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4 Things to Do When Your Kids Come Home to Farm

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Matt and Lisa Moreland hoped at least one of their sons would return to their farm based near Medford, Okla. What they didn’t anticipate was all three sons – James, Will and David – wanted to join the family business once they completed their college degrees. 

“It put me back on my heels. I thought, ‘Wow, we’re going to have to find a way to grow,’” Matt recalls. 

Matt and Lisa Moreland (center) enacted a growth plan after learning all three of their sons decided to join their Oklahoma operation. (Moreland Family Photo)

That was seven years ago. Here are four things Moreland says he has learned in the process.

1. DON’T SLICE YOUR “PIE” INTO SMALLER PIECES. Instead, make a bigger one. The Morelands have grown their operation to accommodate each son’s return. 

With James, they added an Angus cowherd. Will has taken the lead on all things agronomic on the farm, which grows corn, soybeans, winter wheat and cotton. David runs the excavation/construction side of the operation. 

Scaling up the faming enterprise as each son returned has enabled the Morelands to compensate them accordingly. “They also get an annual bonus and equity in the operation,” Matt says. 

2. LET YOUR LEADERS LEAD. “I quickly learned as we’ve grown there’s only so much I can do. I can guide, but I can’t be a control freak,” Moreland says.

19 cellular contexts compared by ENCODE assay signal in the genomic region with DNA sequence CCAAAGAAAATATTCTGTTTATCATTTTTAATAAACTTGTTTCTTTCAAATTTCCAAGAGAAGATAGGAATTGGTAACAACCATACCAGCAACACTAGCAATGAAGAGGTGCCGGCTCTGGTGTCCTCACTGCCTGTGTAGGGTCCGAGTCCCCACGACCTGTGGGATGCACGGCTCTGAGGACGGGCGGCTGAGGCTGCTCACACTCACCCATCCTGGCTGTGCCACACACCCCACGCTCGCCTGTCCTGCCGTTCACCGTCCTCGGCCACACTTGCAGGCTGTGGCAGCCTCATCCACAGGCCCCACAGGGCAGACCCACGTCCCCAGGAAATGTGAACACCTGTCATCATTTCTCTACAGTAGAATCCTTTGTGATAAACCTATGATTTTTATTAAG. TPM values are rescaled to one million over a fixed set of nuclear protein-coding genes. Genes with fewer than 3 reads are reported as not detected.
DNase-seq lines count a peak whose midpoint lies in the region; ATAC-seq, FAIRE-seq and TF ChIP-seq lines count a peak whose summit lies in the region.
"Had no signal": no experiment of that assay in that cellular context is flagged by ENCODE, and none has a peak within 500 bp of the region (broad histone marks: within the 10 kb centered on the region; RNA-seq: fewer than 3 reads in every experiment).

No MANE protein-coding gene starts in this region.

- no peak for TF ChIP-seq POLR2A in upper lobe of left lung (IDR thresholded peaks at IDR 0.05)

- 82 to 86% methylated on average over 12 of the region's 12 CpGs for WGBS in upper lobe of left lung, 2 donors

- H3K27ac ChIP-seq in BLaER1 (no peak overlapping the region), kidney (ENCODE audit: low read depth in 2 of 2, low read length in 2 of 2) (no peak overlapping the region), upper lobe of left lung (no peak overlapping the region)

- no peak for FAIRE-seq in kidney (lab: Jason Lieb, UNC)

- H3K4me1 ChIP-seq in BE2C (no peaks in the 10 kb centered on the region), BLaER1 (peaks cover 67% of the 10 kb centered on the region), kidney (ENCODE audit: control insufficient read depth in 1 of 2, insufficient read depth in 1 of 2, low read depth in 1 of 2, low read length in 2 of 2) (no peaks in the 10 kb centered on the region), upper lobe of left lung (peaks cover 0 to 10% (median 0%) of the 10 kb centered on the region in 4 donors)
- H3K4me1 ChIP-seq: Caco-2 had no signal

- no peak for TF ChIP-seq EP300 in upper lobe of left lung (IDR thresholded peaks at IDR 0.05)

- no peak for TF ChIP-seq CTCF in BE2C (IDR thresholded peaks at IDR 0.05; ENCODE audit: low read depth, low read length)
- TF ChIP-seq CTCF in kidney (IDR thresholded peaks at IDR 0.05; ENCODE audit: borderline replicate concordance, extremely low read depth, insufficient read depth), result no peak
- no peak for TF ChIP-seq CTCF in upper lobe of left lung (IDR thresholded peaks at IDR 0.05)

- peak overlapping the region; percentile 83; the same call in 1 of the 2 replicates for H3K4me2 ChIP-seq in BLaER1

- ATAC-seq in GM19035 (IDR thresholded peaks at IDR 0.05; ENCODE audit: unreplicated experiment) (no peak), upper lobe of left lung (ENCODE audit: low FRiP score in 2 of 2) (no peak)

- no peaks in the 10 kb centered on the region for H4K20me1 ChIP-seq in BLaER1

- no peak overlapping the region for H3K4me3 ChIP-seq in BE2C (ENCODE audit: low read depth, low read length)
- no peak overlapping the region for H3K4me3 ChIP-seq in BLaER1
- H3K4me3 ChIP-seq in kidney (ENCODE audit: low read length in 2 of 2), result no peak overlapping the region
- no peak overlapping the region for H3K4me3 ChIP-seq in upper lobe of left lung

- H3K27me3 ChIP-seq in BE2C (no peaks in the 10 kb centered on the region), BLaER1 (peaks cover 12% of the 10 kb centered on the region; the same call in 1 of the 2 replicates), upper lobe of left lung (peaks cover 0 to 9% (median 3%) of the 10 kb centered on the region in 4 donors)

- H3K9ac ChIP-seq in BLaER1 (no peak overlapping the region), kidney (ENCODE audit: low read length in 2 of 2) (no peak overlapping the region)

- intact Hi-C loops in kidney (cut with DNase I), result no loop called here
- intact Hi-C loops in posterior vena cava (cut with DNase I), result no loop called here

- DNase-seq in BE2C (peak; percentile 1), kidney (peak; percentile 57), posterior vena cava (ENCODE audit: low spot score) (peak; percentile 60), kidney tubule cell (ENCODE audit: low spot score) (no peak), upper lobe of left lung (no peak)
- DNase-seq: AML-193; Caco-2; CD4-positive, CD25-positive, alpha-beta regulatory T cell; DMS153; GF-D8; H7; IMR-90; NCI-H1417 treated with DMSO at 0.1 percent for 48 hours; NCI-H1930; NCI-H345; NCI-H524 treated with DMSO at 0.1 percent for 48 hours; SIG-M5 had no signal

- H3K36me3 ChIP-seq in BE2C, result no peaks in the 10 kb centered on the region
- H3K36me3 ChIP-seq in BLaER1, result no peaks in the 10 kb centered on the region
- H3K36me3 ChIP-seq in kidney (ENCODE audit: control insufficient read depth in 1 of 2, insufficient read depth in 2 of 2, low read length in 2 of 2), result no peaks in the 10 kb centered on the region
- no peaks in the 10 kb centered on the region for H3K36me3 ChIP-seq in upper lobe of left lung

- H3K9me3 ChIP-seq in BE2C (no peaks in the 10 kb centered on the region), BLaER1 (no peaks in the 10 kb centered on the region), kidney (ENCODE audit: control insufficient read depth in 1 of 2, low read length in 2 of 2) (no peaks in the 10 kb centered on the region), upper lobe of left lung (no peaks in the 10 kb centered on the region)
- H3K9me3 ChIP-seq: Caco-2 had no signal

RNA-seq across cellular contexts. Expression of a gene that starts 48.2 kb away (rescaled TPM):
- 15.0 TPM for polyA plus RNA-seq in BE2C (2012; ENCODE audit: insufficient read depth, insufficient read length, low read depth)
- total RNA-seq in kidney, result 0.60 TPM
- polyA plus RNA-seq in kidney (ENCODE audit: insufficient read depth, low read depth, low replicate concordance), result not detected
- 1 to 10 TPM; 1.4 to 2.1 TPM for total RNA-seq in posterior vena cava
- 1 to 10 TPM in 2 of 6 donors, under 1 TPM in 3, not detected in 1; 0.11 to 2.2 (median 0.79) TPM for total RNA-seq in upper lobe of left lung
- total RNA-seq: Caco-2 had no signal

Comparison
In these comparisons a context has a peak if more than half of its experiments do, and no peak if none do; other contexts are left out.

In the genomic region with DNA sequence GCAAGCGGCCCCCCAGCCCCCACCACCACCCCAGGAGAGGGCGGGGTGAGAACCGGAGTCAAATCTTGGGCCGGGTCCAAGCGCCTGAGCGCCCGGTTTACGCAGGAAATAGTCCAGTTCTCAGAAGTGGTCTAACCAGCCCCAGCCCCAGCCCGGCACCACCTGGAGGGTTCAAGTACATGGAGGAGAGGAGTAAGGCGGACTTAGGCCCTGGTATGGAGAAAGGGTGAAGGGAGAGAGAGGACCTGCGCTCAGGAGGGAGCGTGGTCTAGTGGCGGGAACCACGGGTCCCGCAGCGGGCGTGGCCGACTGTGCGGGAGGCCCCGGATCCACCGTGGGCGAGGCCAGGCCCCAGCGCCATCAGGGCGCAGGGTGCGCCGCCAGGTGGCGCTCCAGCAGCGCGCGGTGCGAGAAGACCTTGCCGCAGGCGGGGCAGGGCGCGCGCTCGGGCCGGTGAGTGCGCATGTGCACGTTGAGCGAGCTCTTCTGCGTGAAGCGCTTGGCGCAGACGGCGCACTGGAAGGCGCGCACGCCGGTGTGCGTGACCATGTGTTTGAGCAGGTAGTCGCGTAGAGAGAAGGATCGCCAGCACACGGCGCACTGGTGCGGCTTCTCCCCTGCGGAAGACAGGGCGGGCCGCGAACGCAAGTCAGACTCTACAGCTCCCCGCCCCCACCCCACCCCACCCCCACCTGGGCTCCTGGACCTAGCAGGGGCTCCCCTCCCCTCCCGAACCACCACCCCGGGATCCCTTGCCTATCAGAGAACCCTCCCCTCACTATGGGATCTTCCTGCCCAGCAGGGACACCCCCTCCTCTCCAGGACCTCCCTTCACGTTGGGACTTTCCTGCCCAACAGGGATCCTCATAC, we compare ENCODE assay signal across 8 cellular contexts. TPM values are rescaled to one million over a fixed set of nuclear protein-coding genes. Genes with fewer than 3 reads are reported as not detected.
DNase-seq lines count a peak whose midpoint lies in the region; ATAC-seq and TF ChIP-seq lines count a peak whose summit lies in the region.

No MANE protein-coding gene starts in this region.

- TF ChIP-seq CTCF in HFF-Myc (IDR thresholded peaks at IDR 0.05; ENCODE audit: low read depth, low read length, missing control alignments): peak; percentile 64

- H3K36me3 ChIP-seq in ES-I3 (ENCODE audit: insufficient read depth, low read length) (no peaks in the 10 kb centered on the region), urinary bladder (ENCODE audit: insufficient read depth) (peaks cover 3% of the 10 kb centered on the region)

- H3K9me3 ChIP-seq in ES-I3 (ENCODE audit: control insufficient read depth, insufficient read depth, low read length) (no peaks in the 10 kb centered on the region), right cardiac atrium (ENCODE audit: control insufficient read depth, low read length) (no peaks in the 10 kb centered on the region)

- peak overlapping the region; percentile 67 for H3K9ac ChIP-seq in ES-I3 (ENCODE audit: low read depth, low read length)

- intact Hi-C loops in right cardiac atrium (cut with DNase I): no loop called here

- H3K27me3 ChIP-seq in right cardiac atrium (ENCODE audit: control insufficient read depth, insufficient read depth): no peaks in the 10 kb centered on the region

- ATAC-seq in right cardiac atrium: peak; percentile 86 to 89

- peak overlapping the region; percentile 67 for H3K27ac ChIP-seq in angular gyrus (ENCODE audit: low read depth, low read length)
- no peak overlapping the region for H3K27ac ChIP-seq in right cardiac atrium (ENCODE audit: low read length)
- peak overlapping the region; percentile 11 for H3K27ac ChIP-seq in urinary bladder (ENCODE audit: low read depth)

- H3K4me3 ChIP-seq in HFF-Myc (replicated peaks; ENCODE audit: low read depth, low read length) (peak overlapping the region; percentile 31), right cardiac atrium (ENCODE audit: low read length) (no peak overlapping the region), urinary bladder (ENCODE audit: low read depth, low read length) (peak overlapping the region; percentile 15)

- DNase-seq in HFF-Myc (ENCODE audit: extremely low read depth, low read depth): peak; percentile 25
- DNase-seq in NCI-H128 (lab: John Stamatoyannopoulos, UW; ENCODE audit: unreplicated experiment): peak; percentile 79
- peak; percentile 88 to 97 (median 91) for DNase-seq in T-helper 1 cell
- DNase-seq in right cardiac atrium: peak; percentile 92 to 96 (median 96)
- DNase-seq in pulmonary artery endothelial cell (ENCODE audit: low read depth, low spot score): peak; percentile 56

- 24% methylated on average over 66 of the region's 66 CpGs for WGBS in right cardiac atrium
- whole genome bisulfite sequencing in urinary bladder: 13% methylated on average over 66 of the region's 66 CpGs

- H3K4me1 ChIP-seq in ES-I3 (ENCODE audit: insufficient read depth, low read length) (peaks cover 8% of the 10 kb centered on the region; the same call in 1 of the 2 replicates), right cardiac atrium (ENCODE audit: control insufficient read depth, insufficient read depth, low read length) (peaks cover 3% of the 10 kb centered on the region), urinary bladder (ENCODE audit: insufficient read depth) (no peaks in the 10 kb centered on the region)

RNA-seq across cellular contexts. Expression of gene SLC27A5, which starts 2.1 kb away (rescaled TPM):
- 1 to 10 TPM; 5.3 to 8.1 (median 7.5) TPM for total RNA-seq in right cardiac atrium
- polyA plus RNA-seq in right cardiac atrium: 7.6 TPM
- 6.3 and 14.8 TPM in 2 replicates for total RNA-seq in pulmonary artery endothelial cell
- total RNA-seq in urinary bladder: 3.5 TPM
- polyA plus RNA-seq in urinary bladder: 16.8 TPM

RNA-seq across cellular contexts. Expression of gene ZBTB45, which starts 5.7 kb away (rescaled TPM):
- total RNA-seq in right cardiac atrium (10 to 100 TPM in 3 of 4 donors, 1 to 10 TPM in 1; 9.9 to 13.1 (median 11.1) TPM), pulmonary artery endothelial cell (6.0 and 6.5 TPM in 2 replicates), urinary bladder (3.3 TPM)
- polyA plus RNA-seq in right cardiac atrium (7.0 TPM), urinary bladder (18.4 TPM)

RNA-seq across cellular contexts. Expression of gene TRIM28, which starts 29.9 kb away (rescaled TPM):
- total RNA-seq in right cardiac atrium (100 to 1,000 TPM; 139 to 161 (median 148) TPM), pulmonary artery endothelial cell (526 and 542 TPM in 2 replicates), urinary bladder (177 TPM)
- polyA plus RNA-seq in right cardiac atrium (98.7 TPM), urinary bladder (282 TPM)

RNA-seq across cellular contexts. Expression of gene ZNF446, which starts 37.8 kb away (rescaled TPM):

How that plays out: each son leads in their respective areas of expertise, and then he and the farm’s eight employees provide support as needed.

“We meet as a group every Monday morning to look at what needs to be done in the week ahead, make assignments and then modify them as necessary,” he says. 

Don’t underestimate the value of having clearly defined roles and accountability when children return to the farm, suggests Rena Striegel, president of Transition Point Business Advisors. 

“Create a template to delegate responsibility and build in accountability to develop the next generation of leaders,” she advises. 

3. CARVE OUT YOUR ROLE. Moreland functions as the managing partner in the operation, overseeing the cash flow for the farm as well as the big-picture direction for the operation. He also takes the lead on lender, landlord and Farm Service Agency (FSA) relationships. 

4. HARNESS HELP FROM EXPERTS TO CREATE PLANS. “The investment of good counsel is minimal compared to the cost of mistakes,” says Kitt Tovar Jensen, staff attorney at the Iowa State University Center for Agricultural Law and Taxation. 

Moreland knew, even with professional counsel, mistakes can be made. His solution: “Vet your plans with key individuals and organizations. For financial planning, you have to consider the accounting side of things as well as the legal components, and it can be challenging to understand what might work for the FSA, as well as for your accountant and even the IRS,” he says.

Some key questions Moreland asks of experts: What do you think of our plan? How can we make it better? What else should we do?

This story was written by Rhonda Brooks and originally appeared in Drovers.


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